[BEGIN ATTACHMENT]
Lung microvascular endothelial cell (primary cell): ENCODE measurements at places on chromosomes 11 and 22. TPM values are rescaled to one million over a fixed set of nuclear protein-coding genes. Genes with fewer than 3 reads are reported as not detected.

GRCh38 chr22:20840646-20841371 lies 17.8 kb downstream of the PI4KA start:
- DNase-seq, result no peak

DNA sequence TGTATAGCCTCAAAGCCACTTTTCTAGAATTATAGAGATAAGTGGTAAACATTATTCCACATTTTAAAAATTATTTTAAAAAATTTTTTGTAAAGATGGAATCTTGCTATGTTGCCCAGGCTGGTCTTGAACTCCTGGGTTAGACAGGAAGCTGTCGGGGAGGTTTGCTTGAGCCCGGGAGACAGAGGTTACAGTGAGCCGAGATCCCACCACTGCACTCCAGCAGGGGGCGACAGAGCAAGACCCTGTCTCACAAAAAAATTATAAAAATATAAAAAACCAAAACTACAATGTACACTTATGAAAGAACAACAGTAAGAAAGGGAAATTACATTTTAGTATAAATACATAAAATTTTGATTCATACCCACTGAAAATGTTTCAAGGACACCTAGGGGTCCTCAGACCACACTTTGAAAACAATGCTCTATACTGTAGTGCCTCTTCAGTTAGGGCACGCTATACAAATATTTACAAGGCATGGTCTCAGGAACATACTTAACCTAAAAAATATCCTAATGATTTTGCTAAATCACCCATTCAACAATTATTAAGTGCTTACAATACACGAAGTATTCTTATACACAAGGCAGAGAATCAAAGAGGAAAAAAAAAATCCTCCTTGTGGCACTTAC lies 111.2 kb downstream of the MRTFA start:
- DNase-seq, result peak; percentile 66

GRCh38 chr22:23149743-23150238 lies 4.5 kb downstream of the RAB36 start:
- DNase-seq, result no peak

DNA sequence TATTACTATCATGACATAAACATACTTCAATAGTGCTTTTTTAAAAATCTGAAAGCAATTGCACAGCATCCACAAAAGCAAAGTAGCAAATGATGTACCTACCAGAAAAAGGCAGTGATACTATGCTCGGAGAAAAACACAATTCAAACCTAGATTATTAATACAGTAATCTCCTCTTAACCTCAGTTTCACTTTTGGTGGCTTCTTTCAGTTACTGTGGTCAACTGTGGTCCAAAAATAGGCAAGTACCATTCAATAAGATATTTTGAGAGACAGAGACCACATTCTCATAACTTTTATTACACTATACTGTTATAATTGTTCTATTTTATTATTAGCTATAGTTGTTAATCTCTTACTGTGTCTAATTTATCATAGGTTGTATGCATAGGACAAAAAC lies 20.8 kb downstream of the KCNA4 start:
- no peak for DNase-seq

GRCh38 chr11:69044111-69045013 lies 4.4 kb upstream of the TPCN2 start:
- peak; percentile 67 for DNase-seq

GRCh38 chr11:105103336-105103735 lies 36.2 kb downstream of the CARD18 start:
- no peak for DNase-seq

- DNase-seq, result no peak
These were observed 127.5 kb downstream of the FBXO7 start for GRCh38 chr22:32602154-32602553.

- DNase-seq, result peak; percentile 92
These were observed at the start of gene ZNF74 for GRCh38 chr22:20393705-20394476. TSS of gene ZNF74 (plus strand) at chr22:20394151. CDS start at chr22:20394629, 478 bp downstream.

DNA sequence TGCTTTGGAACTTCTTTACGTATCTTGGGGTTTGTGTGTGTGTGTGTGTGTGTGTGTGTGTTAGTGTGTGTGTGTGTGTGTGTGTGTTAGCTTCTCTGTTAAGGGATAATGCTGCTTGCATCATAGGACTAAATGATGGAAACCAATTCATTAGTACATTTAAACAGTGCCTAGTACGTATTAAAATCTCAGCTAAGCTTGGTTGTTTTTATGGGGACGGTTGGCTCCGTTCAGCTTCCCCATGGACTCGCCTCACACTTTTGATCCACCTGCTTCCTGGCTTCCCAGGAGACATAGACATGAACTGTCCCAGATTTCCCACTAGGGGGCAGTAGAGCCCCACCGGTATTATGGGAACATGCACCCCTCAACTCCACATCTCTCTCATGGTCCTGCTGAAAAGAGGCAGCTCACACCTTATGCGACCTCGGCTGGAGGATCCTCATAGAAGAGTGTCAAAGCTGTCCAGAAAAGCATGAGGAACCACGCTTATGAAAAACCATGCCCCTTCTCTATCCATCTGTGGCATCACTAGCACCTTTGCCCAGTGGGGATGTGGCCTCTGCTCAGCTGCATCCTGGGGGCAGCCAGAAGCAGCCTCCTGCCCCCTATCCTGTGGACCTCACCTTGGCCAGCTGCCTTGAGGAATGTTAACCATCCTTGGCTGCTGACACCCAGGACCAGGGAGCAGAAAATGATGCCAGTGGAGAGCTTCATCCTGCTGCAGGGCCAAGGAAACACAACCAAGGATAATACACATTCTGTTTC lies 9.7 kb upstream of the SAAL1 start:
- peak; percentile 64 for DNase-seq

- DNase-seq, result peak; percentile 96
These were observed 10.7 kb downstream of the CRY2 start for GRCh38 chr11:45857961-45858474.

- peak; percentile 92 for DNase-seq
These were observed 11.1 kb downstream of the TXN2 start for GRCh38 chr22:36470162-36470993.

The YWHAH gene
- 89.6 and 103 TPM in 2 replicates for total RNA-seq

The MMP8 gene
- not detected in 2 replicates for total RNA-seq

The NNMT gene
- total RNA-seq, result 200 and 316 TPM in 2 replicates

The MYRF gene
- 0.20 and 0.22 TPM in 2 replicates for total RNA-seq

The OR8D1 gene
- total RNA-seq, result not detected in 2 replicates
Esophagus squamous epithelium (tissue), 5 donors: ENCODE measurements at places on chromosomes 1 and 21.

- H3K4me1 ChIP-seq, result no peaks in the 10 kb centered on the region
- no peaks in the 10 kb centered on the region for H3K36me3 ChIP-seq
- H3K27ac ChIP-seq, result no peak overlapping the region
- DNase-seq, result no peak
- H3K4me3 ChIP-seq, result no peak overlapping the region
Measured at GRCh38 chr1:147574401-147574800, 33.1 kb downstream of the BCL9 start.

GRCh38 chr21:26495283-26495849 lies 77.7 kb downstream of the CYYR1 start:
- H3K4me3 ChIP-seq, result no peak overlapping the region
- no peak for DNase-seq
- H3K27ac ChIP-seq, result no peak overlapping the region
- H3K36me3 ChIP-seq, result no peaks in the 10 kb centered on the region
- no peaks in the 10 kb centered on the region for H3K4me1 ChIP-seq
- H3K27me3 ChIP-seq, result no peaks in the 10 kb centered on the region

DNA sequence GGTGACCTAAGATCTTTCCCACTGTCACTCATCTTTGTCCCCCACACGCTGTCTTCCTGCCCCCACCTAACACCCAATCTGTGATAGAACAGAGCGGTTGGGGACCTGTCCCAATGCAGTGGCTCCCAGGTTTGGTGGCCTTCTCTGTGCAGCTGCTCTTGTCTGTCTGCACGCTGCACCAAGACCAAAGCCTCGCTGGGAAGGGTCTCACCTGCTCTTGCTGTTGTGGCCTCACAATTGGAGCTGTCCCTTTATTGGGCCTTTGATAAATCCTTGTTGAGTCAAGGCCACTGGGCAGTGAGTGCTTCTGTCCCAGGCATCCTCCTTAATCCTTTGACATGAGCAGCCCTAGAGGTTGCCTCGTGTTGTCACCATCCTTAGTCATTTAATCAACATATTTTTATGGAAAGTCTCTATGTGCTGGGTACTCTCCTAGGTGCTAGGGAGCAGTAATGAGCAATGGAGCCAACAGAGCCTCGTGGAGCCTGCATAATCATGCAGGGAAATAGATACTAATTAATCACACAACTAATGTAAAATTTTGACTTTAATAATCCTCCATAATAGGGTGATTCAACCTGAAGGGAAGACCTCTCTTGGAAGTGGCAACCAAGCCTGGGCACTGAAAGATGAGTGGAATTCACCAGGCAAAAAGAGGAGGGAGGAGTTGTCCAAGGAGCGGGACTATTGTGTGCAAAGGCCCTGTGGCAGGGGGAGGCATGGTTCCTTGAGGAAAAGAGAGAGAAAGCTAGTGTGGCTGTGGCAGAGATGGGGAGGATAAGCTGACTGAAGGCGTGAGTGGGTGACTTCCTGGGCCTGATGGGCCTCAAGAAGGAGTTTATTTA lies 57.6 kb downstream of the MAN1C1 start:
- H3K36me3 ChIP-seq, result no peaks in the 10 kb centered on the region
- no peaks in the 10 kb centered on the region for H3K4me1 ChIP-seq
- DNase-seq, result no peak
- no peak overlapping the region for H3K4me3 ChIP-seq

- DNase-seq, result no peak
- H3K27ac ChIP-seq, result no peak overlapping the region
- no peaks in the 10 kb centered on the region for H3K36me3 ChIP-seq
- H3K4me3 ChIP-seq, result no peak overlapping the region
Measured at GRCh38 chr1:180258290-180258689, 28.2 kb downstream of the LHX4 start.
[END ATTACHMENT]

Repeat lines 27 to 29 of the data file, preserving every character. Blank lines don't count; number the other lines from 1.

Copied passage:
- not detected in 2 replicates for total RNA-seq

The NNMT gene
- total RNA-seq, result 200 and 316 TPM in 2 replicates